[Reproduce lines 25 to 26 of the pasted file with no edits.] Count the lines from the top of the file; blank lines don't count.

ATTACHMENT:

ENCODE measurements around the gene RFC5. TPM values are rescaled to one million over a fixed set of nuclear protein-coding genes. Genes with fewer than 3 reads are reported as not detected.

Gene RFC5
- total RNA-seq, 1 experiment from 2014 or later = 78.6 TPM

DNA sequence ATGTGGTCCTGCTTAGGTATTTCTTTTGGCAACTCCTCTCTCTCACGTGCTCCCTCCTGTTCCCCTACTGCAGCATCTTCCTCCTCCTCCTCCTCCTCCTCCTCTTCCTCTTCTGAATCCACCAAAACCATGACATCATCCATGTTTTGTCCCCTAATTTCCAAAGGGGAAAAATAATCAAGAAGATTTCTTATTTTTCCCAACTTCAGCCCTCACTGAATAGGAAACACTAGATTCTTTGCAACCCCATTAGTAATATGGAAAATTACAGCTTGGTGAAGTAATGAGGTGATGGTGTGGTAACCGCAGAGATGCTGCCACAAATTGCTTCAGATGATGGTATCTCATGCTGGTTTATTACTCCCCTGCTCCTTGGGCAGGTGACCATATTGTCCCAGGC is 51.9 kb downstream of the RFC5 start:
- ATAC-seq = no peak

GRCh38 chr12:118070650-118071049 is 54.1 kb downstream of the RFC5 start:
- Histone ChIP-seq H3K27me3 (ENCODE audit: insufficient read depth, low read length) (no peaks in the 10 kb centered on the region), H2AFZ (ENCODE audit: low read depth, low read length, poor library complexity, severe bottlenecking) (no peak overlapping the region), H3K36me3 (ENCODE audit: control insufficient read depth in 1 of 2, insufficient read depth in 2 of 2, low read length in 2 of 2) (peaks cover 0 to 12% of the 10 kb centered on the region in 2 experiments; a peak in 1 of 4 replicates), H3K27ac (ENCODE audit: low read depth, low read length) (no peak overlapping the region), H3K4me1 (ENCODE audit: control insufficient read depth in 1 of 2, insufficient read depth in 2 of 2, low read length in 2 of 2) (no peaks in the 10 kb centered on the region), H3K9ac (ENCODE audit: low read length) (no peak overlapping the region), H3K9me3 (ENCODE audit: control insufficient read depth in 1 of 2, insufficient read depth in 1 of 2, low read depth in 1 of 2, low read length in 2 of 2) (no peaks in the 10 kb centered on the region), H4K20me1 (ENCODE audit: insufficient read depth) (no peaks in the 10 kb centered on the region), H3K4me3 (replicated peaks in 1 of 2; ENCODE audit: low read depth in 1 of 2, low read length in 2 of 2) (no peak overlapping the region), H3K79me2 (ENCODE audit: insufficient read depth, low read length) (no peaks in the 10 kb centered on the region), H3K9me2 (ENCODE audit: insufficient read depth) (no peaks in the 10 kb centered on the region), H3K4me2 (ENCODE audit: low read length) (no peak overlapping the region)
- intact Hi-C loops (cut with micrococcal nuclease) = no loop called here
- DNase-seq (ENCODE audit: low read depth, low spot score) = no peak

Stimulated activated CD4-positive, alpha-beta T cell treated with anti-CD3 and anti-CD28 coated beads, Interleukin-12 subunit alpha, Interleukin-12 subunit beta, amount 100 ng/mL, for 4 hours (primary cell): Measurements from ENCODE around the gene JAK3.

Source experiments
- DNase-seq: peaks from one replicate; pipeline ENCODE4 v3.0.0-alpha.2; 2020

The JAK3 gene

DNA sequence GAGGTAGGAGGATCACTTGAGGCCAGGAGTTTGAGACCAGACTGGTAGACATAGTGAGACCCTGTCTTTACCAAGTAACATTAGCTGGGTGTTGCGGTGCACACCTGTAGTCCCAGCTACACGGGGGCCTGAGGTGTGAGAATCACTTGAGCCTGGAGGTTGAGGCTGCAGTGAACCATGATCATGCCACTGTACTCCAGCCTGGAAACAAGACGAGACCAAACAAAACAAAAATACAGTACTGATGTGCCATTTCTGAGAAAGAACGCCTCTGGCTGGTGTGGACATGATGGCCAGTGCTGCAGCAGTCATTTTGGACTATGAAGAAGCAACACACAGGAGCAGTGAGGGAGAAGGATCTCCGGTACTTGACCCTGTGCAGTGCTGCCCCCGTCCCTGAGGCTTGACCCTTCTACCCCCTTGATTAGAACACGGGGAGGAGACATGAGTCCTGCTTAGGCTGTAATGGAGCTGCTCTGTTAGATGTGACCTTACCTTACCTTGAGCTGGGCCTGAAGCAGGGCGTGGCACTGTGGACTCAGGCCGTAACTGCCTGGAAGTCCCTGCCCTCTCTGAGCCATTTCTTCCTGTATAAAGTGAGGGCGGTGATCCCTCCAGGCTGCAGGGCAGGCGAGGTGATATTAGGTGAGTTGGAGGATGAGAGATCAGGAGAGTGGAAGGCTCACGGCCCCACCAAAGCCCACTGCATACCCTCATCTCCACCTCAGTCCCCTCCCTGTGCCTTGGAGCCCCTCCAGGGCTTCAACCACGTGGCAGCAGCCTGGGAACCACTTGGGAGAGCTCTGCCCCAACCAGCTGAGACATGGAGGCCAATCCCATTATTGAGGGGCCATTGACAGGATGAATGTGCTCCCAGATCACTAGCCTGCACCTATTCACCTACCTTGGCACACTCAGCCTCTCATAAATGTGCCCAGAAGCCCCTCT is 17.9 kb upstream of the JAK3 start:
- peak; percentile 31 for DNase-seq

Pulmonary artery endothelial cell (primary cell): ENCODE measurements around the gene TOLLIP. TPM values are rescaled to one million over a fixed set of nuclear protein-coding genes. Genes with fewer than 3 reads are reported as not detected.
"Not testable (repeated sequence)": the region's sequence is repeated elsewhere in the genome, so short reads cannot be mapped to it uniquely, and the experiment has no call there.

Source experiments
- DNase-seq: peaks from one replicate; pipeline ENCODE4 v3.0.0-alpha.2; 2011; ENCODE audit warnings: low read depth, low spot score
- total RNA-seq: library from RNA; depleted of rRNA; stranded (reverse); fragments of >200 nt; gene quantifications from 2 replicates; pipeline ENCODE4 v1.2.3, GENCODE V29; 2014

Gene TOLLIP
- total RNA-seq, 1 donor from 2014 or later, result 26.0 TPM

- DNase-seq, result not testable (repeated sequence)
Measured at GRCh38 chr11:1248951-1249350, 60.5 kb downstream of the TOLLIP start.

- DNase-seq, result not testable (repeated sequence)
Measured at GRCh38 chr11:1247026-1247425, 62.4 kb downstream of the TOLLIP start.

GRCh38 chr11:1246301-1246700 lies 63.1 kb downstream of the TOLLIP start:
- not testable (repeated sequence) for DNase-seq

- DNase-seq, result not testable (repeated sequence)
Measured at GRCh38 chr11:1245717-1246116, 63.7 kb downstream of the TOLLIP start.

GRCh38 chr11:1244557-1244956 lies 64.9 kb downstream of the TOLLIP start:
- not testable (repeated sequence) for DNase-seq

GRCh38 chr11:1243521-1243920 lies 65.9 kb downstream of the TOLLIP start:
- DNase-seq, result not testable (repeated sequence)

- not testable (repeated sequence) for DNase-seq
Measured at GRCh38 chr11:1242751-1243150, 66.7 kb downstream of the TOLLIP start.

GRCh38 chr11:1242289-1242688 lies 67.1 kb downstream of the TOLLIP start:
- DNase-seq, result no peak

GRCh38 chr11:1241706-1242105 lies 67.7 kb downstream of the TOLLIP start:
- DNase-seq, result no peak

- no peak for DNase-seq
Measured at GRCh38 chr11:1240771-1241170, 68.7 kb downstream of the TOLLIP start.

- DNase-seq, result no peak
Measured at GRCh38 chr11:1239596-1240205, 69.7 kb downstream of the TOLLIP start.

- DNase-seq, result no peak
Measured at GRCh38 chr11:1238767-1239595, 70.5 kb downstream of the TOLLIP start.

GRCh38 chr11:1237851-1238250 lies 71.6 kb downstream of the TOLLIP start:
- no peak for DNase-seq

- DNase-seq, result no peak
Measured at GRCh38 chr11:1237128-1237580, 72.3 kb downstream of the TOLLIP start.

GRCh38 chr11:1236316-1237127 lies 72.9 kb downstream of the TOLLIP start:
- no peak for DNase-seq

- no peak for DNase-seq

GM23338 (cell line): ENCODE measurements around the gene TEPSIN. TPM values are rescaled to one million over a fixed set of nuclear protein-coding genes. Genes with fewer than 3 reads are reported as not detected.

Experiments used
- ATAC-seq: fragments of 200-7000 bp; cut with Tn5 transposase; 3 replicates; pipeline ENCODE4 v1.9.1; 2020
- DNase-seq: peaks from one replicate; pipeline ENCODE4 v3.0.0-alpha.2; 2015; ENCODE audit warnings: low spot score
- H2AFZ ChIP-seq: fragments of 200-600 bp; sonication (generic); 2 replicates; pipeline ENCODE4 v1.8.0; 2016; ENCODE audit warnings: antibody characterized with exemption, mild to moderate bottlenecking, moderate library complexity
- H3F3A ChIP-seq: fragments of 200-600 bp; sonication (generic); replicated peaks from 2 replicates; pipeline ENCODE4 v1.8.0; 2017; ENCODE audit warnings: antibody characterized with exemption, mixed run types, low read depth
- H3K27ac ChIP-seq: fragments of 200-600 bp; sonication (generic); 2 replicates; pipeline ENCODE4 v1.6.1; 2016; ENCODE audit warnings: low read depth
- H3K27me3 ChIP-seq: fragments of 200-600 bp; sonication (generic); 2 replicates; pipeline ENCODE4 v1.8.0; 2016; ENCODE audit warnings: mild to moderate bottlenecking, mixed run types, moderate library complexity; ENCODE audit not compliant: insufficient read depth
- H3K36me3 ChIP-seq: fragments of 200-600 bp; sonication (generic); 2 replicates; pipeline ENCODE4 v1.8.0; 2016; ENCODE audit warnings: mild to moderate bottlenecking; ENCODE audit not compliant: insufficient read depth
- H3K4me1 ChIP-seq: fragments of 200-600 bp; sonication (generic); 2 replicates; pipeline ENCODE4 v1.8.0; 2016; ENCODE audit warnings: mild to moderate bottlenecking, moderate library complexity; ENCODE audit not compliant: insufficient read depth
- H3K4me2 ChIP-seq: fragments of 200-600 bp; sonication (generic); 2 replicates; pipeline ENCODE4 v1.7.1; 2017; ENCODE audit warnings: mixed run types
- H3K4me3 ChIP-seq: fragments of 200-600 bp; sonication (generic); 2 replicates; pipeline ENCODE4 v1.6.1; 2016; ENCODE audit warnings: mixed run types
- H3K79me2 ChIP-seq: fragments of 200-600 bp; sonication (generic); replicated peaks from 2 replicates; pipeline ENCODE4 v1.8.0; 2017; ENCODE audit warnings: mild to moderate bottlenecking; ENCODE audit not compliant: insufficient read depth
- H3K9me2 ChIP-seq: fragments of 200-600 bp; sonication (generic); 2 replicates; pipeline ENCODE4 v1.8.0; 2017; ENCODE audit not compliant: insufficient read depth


- DNase-seq, result not testable (repeated sequence)
Measured at GRCh38 chr11:1247026-1247425, 62.4 kb downstream of the TOLLIP start.